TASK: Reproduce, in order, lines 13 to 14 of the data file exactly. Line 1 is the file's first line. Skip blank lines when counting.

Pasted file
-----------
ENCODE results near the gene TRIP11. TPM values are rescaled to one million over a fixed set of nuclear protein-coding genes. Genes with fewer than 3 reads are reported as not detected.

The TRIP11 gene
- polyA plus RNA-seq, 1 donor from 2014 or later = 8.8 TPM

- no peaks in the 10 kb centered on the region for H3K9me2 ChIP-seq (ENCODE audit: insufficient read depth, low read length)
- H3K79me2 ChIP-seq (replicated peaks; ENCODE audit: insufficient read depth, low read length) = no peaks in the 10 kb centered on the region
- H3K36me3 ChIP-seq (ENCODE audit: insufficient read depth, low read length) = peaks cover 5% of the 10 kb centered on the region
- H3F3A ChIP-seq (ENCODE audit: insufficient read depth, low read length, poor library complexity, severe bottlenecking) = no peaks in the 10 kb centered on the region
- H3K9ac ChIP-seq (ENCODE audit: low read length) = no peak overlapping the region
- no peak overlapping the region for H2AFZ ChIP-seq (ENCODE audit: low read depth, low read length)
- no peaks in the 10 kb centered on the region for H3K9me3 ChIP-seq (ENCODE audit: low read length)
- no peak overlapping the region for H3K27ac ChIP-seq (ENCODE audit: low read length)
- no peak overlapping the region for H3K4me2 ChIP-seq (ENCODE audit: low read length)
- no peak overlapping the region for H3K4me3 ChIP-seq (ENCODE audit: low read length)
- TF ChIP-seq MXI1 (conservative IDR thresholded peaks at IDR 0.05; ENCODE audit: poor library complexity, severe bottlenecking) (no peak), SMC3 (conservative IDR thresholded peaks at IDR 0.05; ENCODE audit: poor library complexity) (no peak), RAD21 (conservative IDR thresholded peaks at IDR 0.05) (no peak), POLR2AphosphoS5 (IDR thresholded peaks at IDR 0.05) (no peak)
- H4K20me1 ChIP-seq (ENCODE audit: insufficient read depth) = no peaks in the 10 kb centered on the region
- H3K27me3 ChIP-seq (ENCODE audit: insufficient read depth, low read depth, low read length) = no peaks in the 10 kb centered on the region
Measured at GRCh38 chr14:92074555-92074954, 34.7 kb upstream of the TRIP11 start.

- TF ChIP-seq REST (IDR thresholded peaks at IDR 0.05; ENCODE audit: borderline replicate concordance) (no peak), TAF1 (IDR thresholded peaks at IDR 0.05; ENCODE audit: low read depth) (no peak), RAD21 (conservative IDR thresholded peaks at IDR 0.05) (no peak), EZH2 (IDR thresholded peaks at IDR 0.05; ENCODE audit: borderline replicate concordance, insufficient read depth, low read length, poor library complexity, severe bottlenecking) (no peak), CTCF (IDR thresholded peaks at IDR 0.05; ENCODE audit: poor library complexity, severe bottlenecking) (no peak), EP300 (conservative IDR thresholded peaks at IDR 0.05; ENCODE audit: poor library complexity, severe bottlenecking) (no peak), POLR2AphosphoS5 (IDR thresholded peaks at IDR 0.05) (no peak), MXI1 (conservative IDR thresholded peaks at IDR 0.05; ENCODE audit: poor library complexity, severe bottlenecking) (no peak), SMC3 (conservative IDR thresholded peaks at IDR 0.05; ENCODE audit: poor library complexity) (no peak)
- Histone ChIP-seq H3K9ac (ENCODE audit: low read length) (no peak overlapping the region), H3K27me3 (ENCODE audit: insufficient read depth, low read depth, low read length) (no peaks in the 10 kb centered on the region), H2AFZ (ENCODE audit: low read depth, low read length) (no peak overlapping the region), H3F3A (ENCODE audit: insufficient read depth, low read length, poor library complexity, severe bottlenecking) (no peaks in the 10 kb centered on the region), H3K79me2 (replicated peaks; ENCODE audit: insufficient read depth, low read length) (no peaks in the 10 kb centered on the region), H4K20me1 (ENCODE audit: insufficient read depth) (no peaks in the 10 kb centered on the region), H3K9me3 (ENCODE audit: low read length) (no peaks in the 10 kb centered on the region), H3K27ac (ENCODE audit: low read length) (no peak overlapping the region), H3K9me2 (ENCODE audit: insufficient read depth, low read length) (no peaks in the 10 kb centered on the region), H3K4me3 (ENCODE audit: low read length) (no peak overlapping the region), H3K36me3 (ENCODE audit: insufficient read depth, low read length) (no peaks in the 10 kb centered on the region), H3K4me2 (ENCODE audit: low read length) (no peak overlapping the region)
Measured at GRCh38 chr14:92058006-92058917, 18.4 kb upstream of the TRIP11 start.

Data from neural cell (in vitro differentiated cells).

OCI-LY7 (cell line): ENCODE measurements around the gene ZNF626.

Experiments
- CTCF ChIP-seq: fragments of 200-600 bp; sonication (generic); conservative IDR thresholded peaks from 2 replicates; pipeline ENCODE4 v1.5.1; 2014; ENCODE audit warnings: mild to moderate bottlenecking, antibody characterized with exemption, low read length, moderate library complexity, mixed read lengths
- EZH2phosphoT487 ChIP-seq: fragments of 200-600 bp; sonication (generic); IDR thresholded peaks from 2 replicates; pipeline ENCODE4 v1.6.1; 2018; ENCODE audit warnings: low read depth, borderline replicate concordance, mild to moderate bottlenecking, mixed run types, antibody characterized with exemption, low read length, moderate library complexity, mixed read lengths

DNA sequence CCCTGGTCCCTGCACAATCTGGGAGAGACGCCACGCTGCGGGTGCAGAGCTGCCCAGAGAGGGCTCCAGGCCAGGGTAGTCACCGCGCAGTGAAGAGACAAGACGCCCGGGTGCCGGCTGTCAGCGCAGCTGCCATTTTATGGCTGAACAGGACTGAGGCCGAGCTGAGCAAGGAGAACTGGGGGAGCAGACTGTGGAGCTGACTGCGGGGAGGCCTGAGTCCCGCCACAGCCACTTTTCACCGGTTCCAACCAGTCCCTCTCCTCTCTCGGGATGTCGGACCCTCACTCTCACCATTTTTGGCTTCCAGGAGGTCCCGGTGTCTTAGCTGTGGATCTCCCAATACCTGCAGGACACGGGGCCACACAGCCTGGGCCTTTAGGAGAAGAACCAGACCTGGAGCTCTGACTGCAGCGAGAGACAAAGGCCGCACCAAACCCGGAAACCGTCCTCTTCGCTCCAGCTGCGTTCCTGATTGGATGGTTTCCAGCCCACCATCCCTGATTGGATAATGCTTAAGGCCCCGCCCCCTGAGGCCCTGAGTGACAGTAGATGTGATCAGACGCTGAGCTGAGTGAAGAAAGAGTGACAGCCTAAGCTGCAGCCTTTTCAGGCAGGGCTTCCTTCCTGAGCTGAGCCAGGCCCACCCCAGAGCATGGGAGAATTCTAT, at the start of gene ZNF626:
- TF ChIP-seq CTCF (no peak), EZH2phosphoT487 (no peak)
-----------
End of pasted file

- no peak overlapping the region for H3K4me3 ChIP-seq (ENCODE audit: low read length)
- TF ChIP-seq MXI1 (conservative IDR thresholded peaks at IDR 0.05; ENCODE audit: poor library complexity, severe bottlenecking) (no peak), SMC3 (conservative IDR thresholded peaks at IDR 0.05; ENCODE audit: poor library complexity) (no peak), RAD21 (conservative IDR thresholded peaks at IDR 0.05) (no peak), POLR2AphosphoS5 (IDR thresholded peaks at IDR 0.05) (no peak)